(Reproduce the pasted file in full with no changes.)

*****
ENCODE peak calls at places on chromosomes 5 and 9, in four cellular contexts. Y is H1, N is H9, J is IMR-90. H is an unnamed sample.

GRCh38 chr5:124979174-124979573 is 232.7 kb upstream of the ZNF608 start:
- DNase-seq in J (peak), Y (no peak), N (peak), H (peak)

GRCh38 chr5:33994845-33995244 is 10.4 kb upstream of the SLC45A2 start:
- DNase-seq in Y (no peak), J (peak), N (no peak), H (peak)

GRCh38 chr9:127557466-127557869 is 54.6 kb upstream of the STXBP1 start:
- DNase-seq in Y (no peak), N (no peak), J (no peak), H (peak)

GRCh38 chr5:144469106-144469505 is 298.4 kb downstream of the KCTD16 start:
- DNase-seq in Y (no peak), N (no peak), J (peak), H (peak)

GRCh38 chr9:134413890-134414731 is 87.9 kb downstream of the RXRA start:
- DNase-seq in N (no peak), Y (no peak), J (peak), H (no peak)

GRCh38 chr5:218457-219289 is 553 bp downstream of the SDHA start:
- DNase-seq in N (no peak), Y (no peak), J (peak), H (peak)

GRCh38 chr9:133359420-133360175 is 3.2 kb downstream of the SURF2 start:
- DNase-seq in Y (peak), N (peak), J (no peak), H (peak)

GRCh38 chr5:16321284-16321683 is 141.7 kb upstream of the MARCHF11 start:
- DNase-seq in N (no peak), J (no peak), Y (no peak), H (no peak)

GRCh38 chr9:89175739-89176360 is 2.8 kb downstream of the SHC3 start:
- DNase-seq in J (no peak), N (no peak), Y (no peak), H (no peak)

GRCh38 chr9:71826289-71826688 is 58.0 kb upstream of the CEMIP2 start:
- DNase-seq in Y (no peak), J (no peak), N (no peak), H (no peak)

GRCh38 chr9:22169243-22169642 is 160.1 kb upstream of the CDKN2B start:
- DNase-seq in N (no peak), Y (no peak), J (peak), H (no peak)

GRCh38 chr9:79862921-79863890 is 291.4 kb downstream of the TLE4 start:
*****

ENCODE peak calls at places on chromosomes 5 and 9, in four cellular contexts. Y is H1, N is H9, J is IMR-90. H is an unnamed sample.

GRCh38 chr5:124979174-124979573 is 232.7 kb upstream of the ZNF608 start:
- DNase-seq in J (peak), Y (no peak), N (peak), H (peak)

GRCh38 chr5:33994845-33995244 is 10.4 kb upstream of the SLC45A2 start:
- DNase-seq in Y (no peak), J (peak), N (no peak), H (peak)

GRCh38 chr9:127557466-127557869 is 54.6 kb upstream of the STXBP1 start:
- DNase-seq in Y (no peak), N (no peak), J (no peak), H (peak)

GRCh38 chr5:144469106-144469505 is 298.4 kb downstream of the KCTD16 start:
- DNase-seq in Y (no peak), N (no peak), J (peak), H (peak)

GRCh38 chr9:134413890-134414731 is 87.9 kb downstream of the RXRA start:
- DNase-seq in N (no peak), Y (no peak), J (peak), H (no peak)

GRCh38 chr5:218457-219289 is 553 bp downstream of the SDHA start:
- DNase-seq in N (no peak), Y (no peak), J (peak), H (peak)

GRCh38 chr9:133359420-133360175 is 3.2 kb downstream of the SURF2 start:
- DNase-seq in Y (peak), N (peak), J (no peak), H (peak)

GRCh38 chr5:16321284-16321683 is 141.7 kb upstream of the MARCHF11 start:
- DNase-seq in N (no peak), J (no peak), Y (no peak), H (no peak)

GRCh38 chr9:89175739-89176360 is 2.8 kb downstream of the SHC3 start:
- DNase-seq in J (no peak), N (no peak), Y (no peak), H (no peak)

GRCh38 chr9:71826289-71826688 is 58.0 kb upstream of the CEMIP2 start:
- DNase-seq in Y (no peak), J (no peak), N (no peak), H (no peak)

GRCh38 chr9:22169243-22169642 is 160.1 kb upstream of the CDKN2B start:
- DNase-seq in N (no peak), Y (no peak), J (peak), H (no peak)

GRCh38 chr9:79862921-79863890 is 291.4 kb downstream of the TLE4 start: